The Memorial Day weekend is upon us, bringing with it good things. It officially ushers in the summer season, of course, and that opens the doors to many wonderful events and activities. Sometimes warm air comes along with it. It also means the bubble is off the pool at the Longfellow Club in Wayland MA so we can now do our water aerobics classes outside. This morning, however, the temperature was about 50 degrees and cloudy so I slept in. And it means that summer movies will be flooding into the theaters, displacing the thin stream of mostly feeble offerings that have been filling in since the end of the holiday movies.
I haven’t posted many movie reviews lately for exactly that reason: there wasn’t much to see or to say. But we did catch a couple of films in the last three weeks, one indie and one major release, that are worth writing about.
This movie was written and directed by John Turturro, who takes the lead role assisted by a cast of considerable weight. I found it interesting and enjoyed watching it but was distressed by its plot for reasons that became more clear over time. Mr. Turtorro plays Fioravante, a florist and plumber, who is as much in need of money as his good friend Murray, played by Woody Allen. Murray has had to close his rare book store and both men are scrambling to make ends meet.
Then Murray discovers some rich women who are looking to have a threesome and he persuades Fioravante to take the role of gigolo. The money is very good so Fioravante overcomes his scruples and embarks on the role of a male whore. This did not strike me as a natural fit. Mr. Turturro is too old and, frankly, unattractive to be any woman’s idea of a hot date. And the role of pimp sits uncomfortably on Mr. Allen, who has own struggled with accusations of sexual impropriety involving the children of Mia Farrow. It would seem good sense for him to stay far away from roles that have anything whatever to do with sex. In fact, I would prefer it if he stayed behind the camera altogether. His neurotic shtick ceased to be either attractive or funny as far back as 1995, when he looked more like a lecherous grandfather than a romantic lead in Mighty Aphrodite.
If Fading Gigolo had focused only on this plot line, it would have failed dismally. But throw in a sub-plot about true love with the widow of a Hasidic rabbi who is pursued by her childhood sweetheart, now on the religious police force, and things get a lot more interesting. Add in a cast that includes Sharon Stone, Liev Schrieber, Sofia Vergara, and Vanessa Paradis with small roles by Bob Balaban, Aida Turturro and Michael Badalucco and the movie gains heft. In addition, New York City becomes a character in its own right as we travel from Greenwich Village to a Brooklyn Hasidic community and back again.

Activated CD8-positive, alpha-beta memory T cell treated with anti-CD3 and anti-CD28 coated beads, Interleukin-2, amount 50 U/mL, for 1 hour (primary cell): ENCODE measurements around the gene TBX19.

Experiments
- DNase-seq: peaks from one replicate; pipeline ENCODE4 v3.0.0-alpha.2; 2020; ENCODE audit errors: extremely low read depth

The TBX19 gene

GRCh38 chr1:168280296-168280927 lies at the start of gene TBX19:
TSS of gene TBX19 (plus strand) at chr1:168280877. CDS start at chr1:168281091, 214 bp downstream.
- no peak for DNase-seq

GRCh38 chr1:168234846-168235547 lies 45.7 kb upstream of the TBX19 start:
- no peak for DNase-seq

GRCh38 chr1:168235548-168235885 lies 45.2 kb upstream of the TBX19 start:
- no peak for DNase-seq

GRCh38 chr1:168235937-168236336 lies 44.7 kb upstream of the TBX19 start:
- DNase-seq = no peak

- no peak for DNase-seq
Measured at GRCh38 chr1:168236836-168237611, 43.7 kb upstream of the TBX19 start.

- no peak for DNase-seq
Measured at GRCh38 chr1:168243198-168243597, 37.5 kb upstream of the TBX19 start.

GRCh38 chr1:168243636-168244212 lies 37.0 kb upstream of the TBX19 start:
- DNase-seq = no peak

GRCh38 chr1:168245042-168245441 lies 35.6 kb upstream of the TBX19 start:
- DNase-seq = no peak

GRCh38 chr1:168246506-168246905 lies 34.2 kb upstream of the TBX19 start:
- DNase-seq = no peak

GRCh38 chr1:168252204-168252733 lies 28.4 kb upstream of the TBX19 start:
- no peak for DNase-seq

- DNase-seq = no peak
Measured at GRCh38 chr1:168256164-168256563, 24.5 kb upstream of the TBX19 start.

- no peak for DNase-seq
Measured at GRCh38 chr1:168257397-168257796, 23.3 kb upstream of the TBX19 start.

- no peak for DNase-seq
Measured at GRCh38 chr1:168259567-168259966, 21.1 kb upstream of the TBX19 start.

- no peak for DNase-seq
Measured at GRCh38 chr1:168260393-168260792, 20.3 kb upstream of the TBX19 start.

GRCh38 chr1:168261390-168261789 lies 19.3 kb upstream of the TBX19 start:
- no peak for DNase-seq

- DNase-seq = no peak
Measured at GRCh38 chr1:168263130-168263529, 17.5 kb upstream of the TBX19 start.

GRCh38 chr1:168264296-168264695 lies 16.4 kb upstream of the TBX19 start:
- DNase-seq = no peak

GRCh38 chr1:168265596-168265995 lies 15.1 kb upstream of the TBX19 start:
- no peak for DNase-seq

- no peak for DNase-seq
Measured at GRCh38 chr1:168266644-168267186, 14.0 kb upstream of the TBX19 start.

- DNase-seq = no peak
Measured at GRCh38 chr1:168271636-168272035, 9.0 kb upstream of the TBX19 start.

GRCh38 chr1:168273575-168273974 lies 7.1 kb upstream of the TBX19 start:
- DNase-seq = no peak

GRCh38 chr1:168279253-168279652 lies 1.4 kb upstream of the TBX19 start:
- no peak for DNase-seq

As I said, I enjoyed Fading Gigolo and recommend it to the adventurous seeker of independent films. But the premise of Woody Allen pimping out his best friend left a bad taste that I just could not overcome.
You couldn’t get a more different movie than this one. It’s based on a young adult novel by Veronica Roth and features a young warrior woman like Katniss Everdeen. I have no problem with this kind of story as it breaks the usual Hollywood mold that depicts female characters as either (1) sexual object, (2) manic pixie dream girl, (3) helpless tagger-along who screams a lot and twists her ankle, (4) black widow who sucks the life out of men, (5) drug addict / alcoholic, or (6) old hag. This new trend of movies with strong, competent women who can stand on their own and don’t need a man to support or rescue them is both welcome and long overdue.
Shailene Woodley plays Beatrice/Tris, who is growing up in a dystopian society in which people are assigned to one of five clearly defined factions. As with the Hunger Games (and Harry Potter), there is a sorting process in which teens choose their factions based on a testing process, then leave family and friends behind. “Faction over blood” is the call. Except that young Beatrice is a peg who does not fit neatly into any of factional holes. She’s divergent—and that poses a threat to the Powers That Be, played by Kate Winslet.
Well, what teen hasn’t felt outside the normal structures of society? What young person hasn’t yearned for something beyond the dreary expectations of adults? What teen hasn’t wanted to break out, to be different, to try something new and exciting, to become something no one has ever seen before? Divergent uses this teen angst to create an interesting story in which Tris must prove herself despite being continually at the bottom of the rankings for her faction, the police force called Dauntless. The Dauntless kids play with high stakes and they play for keeps. Tris has to keep up or she’ll be kicked out to join the factionless drifters at the fringe of society–or worse.
Critics have complained that the training process takes too long but that didn’t bother me. In fact, that seemed to me to be the whole point. Tris doesn’t get to be a Dauntless hero overnight.
She has to work hard and overcome obstacles to get to the point where she can be part of the bigger struggle between Dauntless and Erudite, the faction that launches a coup to take over the government. Like the original Karate Kid, she has to sweat and her success is more believable because we see her do it.
Divergent wasn’t a perfect movie but I enjoyed it and I look forward to its (inevitable) sequel, Insurgent, which is being written by Oscar-winning screenwriter Akiva Goldsman. Mr. Goldsman has a lot of successes under his belt, particularly in the realms of science fiction and fantasy, so there’s reason to be optimistic
In the meantime, I recommend Divergent to anyone who enjoys watching strong women and enjoys dystopian science fiction. The movie is well done, if not brilliant, and could well turn into the next Hunger Games-style YA franchise.